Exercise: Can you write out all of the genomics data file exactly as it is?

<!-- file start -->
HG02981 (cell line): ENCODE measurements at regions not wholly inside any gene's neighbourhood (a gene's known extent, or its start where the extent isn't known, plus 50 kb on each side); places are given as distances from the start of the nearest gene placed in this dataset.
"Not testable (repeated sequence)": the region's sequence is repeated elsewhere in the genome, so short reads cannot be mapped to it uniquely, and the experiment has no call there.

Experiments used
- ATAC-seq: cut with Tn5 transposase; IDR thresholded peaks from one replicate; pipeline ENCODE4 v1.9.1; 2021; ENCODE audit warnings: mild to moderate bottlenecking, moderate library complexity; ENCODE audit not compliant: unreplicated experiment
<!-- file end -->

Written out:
HG02981 (cell line): ENCODE measurements at regions not wholly inside any gene's neighbourhood (a gene's known extent, or its start where the extent isn't known, plus 50 kb on each side); places are given as distances from the start of the nearest gene placed in this dataset.
"Not testable (repeated sequence)": the region's sequence is repeated elsewhere in the genome, so short reads cannot be mapped to it uniquely, and the experiment has no call there.

Experiments used
- ATAC-seq: cut with Tn5 transposase; IDR thresholded peaks from one replicate; pipeline ENCODE4 v1.9.1; 2021; ENCODE audit warnings: mild to moderate bottlenecking, moderate library complexity; ENCODE audit not compliant: unreplicated experiment